At long last, Maria Toorpakai Wazir can indulge her life's greatest love without fear of persecution.
Hounded out of the notoriously dangerous tribal region that borders Pakistan and Afghanistan -- once referred to as "Hell's door knocker" -- salvation has been found thousands of miles away on a different continent.
She survived death threats, spent countless hours alone in her room and masqueraded as a boy for years.
And all for her love of squash.
Now Pakistan's number one female player, who is ranked 53rd in the world, is homing in on her quest to become the best female player in the world, under the tutelage of Jonathon Power, the Canadian star whose name was inscribed on the first racket she ever owned.
It is a fairytale story that has taken the 22-year-old a world away from a treacherous existence in the mountains of Pakistan, to Power's academy in Toronto, and morphed her into an agent for social change in her native country.
"I think positive and I do positive so I think people in Pakistan need to be educated, need to take part in sports and skills so they have high integrity, high self-esteem and so they use energy in a positive way," she told CNN's Human to Hero series.
"They will start holding rackets and bats rather than holding guns and grenades. I don't want militancy or Talibanisation -- I just want a brighter future for all the kids. I don't want them to end up as suicide bombers."
Growing up in South Waziristan provided Wazir with a crash course in conservatism, a prevalent theme in a territory with a reputation for fierce tribalism.
"It was an area in between mountains and mud houses and as it was 100 or 200 years ago," she explained. "The girls are deprived of all those basic rights. They stay inside the home and get married off at a young age.
"My whole family was different to the rest of the people in the area -- you could see the progress, the different mindset -- but they were still living in the Stone Age.
"They had no awareness about education or any health or exercise, or women's rights or child's rights. They didn't know how any education can be important for one person as a human."
Exasperated at the barriers placed in front of her, Wazir took drastic action aged just four, burning all her dresses, putting on her brother's clothes and shearing off her long, dark hair.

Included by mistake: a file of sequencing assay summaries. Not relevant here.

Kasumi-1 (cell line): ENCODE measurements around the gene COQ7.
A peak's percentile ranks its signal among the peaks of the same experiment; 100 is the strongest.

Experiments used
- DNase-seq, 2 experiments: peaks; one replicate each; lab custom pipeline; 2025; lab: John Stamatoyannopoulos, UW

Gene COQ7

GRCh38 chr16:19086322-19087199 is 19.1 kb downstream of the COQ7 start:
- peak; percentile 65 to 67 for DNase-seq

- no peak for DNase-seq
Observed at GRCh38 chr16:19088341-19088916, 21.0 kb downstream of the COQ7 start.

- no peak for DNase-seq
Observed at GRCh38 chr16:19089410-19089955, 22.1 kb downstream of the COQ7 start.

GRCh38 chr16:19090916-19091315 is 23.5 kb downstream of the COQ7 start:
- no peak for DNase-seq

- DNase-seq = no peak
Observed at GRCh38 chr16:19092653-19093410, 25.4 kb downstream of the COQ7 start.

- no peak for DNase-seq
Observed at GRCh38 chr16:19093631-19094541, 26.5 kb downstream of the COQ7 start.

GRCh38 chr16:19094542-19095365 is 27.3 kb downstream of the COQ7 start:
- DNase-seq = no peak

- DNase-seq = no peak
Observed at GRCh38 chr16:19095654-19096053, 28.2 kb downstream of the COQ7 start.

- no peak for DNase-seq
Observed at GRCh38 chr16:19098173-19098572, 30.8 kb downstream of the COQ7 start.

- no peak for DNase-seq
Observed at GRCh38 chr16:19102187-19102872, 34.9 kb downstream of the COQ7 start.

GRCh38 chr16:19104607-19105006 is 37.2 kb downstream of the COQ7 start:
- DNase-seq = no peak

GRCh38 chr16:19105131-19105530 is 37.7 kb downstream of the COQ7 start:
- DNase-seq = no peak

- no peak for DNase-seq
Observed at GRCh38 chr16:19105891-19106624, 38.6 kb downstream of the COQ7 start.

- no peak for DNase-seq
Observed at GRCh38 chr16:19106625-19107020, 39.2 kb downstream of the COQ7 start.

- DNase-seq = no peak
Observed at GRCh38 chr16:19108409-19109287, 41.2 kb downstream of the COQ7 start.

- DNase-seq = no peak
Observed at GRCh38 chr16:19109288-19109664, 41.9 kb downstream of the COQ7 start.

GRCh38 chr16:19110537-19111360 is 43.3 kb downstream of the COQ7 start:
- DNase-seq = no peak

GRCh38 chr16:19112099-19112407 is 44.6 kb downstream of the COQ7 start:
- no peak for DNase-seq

"My dad believes that it is your choice and your right to live the way you want," she said. "He laughed and he gave me a boyish name Genghis Khan, the greatest warrior in the history of the world. He said 'So, we have a fifth son, and his name is Genghis Khan.'"
However for Wazir and her family, domestic tolerance came at a price.
In a society cloaked by repression and inequality, even being seen unaccompanied in public could be perceived as a betrayal of her culture and Muslim religion.
And the liberal attitude of her father, Shamsul Qayyum Wazir, who encouraged his wife to continue her education and allowed their daughter to play outside with her brothers, was contradictory to the prevailing attitude of ultra-conservatism.
So much so that he family decided they'd had enough after a campaign of intimidation that included the stoning of the family house, attempts on their lives and an imposed spell in an asylum for the father.
The family moved to the city of Peshawar -- another Taliban stronghold -- where Wazir's scrapes intensified, with one scuffle leading to a head injury that required 12 stitches.
Realizing she needed to channel this aggression, her father enrolled her in weightlifting classes at a local sports club, keeping up the pretense she was a boy.
Wazir went on to win a junior weightlifting championship, but she also grew fixated on squash, having seen it played on her breaks from training.
She earned a place at a squash academy run by the Pakistan Air Force, though she had to reveal her true identity to the director.
Such was his delight at seeing a girl enraptured by squash he donated a racket to Maria bearing the name of Jonathon Power -- who won 36 top level events during his 15-year career at the top of the sport.
But as word spread of her emerging talent, the anonymity Wazir had reveled in for so long evaporated.
"Attitudes changed, they started bullying but I used to find a way," she explained. "I used to go early in the morning when there was no-one in my way.